Usually eaves. the overhanging lower edge of a roof.
Often eaves. the overhanging edge of anything, as a hat.

Origin of eave

before 1000; Middle English eves, Old English efes; cognate with Old High German obisa, Gothic ubizwa hall; cf. above, over
Related formseaved, adjectiveun·eaved, adjective
Dictionary.com Unabridged Based on the Random House Unabridged Dictionary, © Random House, Inc. 2019

Related Words for eaves

rim, soffit

Examples from the Web for eaves

Contemporary Examples of eaves

Historical Examples of eaves

British Dictionary definitions for eaves


pl n

the edge of a roof that projects beyond the wall

Word Origin for eaves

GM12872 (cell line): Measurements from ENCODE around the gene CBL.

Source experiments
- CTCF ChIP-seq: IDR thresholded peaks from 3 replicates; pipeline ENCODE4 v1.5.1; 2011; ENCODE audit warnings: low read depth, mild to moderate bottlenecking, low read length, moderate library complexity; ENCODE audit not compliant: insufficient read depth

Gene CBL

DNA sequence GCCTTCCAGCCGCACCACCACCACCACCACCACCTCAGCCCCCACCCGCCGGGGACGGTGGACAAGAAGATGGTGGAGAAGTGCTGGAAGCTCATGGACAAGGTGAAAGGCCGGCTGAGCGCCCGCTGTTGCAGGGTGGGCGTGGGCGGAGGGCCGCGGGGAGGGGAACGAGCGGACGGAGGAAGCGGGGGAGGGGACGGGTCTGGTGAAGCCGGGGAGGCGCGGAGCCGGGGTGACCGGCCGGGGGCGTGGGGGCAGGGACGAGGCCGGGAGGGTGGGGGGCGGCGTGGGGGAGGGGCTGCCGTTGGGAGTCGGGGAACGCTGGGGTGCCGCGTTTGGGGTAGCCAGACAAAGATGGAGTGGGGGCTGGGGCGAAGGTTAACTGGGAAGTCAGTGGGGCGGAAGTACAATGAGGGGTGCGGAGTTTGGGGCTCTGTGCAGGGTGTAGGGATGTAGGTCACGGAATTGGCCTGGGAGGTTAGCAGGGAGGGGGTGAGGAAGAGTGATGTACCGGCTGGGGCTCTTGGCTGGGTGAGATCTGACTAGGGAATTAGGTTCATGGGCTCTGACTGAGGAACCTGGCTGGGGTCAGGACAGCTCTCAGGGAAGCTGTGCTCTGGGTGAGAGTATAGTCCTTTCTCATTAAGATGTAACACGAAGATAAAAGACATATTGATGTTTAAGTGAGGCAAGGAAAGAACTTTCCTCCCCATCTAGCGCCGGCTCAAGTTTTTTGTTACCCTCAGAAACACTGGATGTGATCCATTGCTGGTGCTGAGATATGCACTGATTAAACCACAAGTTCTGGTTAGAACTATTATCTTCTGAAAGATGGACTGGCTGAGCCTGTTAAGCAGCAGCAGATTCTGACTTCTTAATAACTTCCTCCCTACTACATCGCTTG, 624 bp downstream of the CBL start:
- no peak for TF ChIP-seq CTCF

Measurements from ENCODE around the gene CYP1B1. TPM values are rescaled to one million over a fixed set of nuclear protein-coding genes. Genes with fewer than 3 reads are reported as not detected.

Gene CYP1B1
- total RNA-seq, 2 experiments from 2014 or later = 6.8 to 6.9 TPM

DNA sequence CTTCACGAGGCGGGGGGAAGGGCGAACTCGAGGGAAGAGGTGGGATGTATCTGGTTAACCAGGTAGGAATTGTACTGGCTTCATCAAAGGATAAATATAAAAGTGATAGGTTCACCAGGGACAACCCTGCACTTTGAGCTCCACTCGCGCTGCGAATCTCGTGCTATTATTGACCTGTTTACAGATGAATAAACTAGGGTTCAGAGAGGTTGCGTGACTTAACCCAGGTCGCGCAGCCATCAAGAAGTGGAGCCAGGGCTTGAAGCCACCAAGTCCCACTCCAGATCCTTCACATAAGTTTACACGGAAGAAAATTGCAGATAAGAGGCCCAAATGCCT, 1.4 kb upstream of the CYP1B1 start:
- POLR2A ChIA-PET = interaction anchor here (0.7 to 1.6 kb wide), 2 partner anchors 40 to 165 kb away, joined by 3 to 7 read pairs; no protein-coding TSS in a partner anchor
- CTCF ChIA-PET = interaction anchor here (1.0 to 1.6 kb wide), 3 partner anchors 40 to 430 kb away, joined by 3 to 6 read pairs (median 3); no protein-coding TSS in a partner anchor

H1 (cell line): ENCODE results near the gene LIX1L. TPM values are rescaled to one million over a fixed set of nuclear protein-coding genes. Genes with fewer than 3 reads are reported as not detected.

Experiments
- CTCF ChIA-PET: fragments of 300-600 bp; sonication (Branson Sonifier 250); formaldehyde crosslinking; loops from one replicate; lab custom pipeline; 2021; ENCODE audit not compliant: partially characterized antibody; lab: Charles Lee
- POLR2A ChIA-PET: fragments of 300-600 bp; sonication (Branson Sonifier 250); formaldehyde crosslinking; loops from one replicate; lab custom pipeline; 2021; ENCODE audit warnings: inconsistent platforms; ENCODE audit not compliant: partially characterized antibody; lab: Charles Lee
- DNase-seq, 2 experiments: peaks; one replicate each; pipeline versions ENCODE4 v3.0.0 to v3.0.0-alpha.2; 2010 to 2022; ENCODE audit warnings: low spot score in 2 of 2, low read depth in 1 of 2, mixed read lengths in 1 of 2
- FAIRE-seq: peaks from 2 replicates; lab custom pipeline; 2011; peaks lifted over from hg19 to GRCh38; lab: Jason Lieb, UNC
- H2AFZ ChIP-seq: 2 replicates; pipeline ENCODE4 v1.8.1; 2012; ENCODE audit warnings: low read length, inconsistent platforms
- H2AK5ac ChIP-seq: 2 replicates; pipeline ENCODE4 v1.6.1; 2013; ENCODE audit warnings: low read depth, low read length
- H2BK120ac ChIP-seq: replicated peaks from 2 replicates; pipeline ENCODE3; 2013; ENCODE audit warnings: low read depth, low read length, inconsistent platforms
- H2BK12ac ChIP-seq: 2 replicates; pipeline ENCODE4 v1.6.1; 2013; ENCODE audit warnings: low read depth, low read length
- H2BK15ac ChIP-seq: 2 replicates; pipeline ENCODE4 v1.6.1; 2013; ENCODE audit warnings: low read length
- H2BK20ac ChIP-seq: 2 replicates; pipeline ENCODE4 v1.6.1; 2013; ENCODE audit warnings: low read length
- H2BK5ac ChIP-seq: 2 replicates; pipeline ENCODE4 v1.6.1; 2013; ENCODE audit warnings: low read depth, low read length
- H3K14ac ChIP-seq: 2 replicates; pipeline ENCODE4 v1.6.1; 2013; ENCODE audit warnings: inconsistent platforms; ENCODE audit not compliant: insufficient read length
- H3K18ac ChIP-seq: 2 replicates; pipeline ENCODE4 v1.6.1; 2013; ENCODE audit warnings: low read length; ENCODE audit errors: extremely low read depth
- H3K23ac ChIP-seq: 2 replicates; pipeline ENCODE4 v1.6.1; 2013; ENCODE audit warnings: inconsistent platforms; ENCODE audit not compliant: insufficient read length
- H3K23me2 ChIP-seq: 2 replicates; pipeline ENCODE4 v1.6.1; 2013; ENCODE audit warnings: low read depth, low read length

Old English efes; related to Gothic ubizwa porch, Greek hupsos height
Collins English Dictionary - Complete & Unabridged 2012 Digital Edition © William Collins Sons & Co. Ltd. 1979, 1986 © HarperCollins Publishers 1998, 2000, 2003, 2005, 2006, 2007, 2009, 2012

Word Origin and History for eaves

see eave.



1570s, from Southwest Midlands dialectal eovese (singular), from Old English efes "edge of a roof," also "edge of a forest," from Proto-Germanic *ubaswa-/*ubiswa (cf. Old Frisian ose "eaves," Old High German obasa "porch, hall, roof," German Obsen, Old Norse ups, Gothic ubizwa "porch;" German oben "above"), from the root of over. Treated as plural and a new singular form eave emerged 16c.

Online Etymology Dictionary, © 2010 Douglas Harper